At the Y

Q&A: Of Raiment, Robes, and Fine-Twined Linen


Rory Scanlon dressed in a Book of Mormon–style robe
Rory Scanlon | Photo by Bradley Slade

Want to talk scriptural fashion? If so, Rory R. Scanlon (BA ’80), associate dean for performance and projects in the College of Fine Arts and Communications, is your guy. With an MFA in costume design from the University of Illinois at Urbana-Champaign and 16 years of Book of Mormon and Bible clothing research, he says that “understanding how clothing was made, what was worn, and why, suddenly gives new meaning to the scriptures.”

Q: Let’s hear an example.

A: In Matt. 5:40 Christ says, “If any man will sue thee at the law, and take away thy coat, let him have thy cloak also.” According to the law of Moses, if you sued someone for their clothing, you could take only the chiton, an inner Greek garment. The law wouldn’t allow you to take the himation, or overgarment. Taking someone else’s warmth was illegal. So Christ was saying to give them everything—even what they couldn’t ask for.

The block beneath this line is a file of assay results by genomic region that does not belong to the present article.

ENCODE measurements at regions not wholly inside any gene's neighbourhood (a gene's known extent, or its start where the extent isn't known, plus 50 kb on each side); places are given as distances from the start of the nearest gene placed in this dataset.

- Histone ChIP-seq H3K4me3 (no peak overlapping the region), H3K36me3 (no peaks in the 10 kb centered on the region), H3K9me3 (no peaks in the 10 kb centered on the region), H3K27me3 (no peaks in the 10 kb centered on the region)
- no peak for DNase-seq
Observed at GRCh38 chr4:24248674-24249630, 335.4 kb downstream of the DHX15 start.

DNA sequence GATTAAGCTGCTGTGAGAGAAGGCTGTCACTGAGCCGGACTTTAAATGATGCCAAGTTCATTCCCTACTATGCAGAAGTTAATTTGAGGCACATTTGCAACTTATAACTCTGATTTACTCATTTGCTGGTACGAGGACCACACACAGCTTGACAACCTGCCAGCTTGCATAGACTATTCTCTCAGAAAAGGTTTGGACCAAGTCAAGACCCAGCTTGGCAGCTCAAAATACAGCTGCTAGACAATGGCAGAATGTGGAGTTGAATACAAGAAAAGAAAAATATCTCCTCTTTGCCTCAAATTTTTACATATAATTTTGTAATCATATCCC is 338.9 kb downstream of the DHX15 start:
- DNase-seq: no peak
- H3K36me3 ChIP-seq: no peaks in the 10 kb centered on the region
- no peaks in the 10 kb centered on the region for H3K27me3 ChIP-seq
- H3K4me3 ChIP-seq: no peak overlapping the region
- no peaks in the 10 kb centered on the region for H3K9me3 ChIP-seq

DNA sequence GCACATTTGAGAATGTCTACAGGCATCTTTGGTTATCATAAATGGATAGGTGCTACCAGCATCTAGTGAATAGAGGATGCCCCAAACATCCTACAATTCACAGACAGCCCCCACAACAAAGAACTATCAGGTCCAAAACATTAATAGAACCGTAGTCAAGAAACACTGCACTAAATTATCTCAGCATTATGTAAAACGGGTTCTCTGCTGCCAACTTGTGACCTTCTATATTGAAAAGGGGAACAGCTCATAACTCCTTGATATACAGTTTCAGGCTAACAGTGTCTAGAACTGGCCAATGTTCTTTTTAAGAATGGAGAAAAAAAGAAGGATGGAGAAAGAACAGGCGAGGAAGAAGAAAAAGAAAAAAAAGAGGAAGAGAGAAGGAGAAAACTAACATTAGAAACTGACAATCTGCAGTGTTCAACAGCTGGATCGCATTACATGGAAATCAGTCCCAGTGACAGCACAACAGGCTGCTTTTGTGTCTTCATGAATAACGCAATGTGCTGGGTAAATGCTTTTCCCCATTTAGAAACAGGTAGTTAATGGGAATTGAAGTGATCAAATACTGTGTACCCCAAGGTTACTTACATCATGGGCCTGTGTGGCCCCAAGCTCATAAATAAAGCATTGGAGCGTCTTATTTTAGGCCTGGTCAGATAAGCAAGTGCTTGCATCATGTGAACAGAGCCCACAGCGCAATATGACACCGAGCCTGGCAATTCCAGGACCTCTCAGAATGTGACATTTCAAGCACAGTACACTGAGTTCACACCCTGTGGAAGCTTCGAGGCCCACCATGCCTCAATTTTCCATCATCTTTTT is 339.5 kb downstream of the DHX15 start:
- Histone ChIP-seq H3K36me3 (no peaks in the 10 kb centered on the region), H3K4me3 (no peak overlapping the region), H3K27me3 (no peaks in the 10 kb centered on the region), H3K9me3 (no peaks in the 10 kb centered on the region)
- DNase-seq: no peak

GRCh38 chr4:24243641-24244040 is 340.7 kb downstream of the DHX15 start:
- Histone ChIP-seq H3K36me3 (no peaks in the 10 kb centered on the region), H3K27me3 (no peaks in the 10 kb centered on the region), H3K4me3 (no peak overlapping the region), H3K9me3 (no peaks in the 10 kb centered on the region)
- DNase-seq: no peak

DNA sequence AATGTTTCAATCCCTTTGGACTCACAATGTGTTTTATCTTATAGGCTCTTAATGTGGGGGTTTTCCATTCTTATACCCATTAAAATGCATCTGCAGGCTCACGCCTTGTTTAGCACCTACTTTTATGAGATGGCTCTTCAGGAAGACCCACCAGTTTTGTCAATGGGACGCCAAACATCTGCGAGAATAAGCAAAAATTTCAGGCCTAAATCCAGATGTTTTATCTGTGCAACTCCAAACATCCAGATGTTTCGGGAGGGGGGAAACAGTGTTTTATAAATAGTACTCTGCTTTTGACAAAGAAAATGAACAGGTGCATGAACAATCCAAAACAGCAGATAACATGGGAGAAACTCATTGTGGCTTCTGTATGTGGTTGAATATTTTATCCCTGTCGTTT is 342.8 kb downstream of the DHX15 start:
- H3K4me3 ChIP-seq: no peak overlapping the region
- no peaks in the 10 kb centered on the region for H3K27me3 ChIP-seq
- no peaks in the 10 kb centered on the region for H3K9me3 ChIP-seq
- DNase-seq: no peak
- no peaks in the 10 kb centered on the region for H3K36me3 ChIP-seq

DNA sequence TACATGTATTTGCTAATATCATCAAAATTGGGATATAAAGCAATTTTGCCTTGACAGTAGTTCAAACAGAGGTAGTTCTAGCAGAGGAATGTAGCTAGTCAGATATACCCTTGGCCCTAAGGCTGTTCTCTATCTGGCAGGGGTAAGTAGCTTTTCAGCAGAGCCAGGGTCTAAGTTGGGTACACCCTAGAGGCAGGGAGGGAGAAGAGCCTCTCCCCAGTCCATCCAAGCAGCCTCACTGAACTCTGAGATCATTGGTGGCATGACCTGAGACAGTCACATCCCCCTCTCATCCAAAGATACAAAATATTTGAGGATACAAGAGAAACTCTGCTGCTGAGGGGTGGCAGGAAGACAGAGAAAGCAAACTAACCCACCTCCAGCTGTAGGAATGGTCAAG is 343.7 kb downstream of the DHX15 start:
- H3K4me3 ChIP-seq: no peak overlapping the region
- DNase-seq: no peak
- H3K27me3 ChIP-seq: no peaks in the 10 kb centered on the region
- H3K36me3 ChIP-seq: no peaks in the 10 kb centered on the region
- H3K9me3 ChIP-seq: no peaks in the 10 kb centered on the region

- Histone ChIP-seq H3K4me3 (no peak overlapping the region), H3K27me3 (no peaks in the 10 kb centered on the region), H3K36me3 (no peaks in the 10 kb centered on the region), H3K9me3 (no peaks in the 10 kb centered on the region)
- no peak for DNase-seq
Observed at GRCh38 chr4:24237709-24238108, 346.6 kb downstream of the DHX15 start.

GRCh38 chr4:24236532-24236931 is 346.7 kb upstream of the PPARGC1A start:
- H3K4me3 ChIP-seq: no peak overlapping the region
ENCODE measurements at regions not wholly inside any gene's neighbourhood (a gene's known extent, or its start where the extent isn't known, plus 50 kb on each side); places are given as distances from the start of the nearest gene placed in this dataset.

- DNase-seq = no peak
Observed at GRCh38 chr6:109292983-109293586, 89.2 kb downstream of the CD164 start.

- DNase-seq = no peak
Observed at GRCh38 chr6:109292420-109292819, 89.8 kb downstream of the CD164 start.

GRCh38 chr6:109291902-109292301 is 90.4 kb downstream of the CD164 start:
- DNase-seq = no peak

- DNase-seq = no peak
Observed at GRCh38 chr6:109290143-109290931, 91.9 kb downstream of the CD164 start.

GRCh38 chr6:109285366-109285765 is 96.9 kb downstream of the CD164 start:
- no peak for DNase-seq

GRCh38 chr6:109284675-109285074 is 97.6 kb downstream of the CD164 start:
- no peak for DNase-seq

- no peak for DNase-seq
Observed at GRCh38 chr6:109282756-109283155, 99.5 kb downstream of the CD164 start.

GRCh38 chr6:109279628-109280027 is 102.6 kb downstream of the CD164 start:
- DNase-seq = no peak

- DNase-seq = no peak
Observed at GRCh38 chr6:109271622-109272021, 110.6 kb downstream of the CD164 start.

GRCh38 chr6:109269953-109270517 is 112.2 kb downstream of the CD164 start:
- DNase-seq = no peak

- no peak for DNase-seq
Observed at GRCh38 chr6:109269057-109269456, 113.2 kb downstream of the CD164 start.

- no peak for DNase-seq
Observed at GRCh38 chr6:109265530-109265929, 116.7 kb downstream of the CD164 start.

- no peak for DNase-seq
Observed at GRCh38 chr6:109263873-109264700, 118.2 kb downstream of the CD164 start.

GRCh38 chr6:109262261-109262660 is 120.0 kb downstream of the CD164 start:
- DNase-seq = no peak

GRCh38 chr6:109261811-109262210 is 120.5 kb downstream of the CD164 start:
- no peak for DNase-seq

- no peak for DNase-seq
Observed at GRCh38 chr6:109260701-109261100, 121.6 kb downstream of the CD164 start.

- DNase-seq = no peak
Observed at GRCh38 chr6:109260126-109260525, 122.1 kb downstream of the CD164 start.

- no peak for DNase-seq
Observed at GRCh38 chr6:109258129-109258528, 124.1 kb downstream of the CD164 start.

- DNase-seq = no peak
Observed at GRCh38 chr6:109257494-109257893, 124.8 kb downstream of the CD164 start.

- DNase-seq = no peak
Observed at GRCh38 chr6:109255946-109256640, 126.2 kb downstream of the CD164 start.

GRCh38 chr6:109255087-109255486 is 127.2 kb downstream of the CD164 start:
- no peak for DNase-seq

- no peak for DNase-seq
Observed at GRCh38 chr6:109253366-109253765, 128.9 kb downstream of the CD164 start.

Q: Can you bust a myth?

A: Our understanding of Joseph’s coat of many colors most likely comes from an incorrect translation of the term kethoneth pac, which translates more literally into “a full-length garment” that would take “many pieces” to create. It is true that each loomed piece would have its own coloring based on the wool being used. But it wasn’t the many colors or pieces that made the brothers jealous. Rather, it was that the kethoneth pac was given as a right of authority or priesthood. Rightfully it should have gone to the oldest son, but Jacob gave it to Joseph, knowing where that line of authority should go.

Q: Why did Captain Moroni rend his garment?

A: Moroni wrote on his outer garment, which was like a wrap, made a flag from it, and thus symbolically surrendered himself to God. It was not uncommon to rend one’s clothing as a demonstration of submitting to God. Essentially he was saying, “I’m not covering myself with the arm of man anymore.”